Approach to BDR (Bridgeport, Conn.) from the Northeast

At a recent fly-in, another pilot remarked how it's not easy to spot the home 'drome when arriving from the Northeast. Being based there, I don't think about it much; but on the way home (from the Northeast), I realized he was right, especially on a winter afternoon when the airport is between the pilot and the setting sun.

Here's the approach path for a four-mile final to Runway 24. To spot BDR, first be sure you've already flown past New Haven. Both are seacoast airports, a couple of miles SE of an urban center. New Haven's airport is just east of the city's wide harbor. Bridgeport airport is west of the Housatonic River, which is much less obvious from a distance.

Shortly after passing New Haven, this is the pilot's view toward BDR. All of these photos have been taken on a three-degree descent to the airport.

Let's zoom in a little bit.

The only one of these landmarks that is clear on the sectional chart is the only one you won't see – the lighthouse. It's the solid dot marked Fl (2), a mile southeast of the airport symbol. Just make a mental note that the airport is in the center of a stubby peninsula, and there's a lighthouse at the end of that.

Charles Island is an unofficial local reporting point, 3.5 NM east of the airport. On the chart, it's the little mark between the two sevens on the course for V475. Low tide uncovers a sand spit connecting the island with the nearby beach. This is the only island in the vicinity. Even though it's not named on the chart, the controllers often expect you to know about it.

From this approach, you may see Milford's Gulf Pond. It's too shallow to be a good harbor, but it's right next to the city's harbor, which is hard to see from this direction. Both are about four miles from the airport, and if the light is just right you'll see the Gulf Pond, which will help you identify Charles Island.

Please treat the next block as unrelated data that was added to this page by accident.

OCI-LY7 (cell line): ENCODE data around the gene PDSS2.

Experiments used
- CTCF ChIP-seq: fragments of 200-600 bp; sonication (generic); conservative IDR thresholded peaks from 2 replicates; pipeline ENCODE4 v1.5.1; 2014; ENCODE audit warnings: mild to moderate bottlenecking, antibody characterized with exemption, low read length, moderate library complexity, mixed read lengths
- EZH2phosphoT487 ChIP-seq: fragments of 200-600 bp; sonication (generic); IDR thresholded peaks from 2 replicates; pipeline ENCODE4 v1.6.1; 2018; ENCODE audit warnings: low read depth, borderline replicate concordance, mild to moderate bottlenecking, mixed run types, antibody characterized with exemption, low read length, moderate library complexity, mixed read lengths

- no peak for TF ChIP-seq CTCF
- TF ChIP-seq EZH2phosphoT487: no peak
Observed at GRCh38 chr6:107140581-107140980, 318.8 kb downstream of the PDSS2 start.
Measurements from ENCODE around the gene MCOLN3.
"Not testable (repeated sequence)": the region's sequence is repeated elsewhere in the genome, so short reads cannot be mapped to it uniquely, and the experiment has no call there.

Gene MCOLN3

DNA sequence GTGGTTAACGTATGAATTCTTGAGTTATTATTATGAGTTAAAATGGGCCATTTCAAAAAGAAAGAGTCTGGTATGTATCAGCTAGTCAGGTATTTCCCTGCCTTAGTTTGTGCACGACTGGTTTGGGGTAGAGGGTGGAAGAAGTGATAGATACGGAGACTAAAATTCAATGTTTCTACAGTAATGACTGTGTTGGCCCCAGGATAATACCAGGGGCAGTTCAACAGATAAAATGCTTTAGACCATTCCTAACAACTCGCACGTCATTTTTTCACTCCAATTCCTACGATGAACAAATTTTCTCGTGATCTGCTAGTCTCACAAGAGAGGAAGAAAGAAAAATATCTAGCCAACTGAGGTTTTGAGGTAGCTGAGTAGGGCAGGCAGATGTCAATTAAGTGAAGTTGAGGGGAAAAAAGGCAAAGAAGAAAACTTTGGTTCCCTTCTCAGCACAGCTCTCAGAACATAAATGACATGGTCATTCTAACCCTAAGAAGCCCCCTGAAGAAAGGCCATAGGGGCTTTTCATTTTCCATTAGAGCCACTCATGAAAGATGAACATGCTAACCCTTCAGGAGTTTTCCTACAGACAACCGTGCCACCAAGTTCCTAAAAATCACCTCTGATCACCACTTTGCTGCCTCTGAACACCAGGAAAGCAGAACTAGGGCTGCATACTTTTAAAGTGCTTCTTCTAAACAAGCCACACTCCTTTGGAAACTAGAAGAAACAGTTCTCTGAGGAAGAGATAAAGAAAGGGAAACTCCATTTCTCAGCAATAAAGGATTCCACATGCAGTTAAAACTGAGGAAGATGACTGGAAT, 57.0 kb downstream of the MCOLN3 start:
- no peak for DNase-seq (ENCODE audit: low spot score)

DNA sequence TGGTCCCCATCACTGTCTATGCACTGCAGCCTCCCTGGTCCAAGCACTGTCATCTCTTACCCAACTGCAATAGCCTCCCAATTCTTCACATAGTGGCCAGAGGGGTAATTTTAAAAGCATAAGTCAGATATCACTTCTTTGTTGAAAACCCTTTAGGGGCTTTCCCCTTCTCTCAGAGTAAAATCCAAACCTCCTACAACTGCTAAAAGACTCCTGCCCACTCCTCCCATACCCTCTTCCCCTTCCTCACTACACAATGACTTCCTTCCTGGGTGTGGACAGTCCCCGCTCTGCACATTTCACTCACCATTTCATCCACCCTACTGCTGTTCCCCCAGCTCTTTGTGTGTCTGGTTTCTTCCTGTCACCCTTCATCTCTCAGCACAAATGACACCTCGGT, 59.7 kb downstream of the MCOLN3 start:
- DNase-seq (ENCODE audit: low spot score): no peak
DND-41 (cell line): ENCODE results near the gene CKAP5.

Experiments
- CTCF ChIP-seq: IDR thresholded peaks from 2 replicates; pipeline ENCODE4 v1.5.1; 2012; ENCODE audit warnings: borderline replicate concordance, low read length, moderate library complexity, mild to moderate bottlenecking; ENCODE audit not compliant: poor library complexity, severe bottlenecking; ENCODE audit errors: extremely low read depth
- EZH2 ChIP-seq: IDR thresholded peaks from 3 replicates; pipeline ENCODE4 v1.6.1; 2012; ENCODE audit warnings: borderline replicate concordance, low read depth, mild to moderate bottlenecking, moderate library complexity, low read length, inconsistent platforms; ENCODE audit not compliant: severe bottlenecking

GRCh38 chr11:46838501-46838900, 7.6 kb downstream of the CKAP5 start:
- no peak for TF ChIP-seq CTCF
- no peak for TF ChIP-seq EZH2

The airport is just beyond the Housatonic River. The last three miles of shoreline point directly to the airport. This is obvious to the instrument pilot who studies the RNAV 24 approach to BDR.

Here's the airport from about five NM final. The white building that's about to be covered by the cowling is a builders' supply warehouse, 3 NM from the threshold. The plane has just passed the Connecticut Post Mall (5-NM final), also known to instrument pilots as MILUM (FAF for BDR RNAV 24).

Here we are on 3-mile final. The VASI is visible to the left of the runway, but the airport doesn't really stand out, at least not at this magnification. You're looking for ablout 1½ square miles of clear area – no trees, no buildings. There are two 4700-foot-long runways in there.

Keep flying parallel to the beach, and you're cleared to land. If you park on the east side of the airport, you're about half a mile from Knapp's Landing, where you can enjoy your meal with a pleasant river view. The patio is open in warm weather. You can also get a light meal at the Windsock Inn, on the airport property.

Andrew R. took all the photos. Thanks!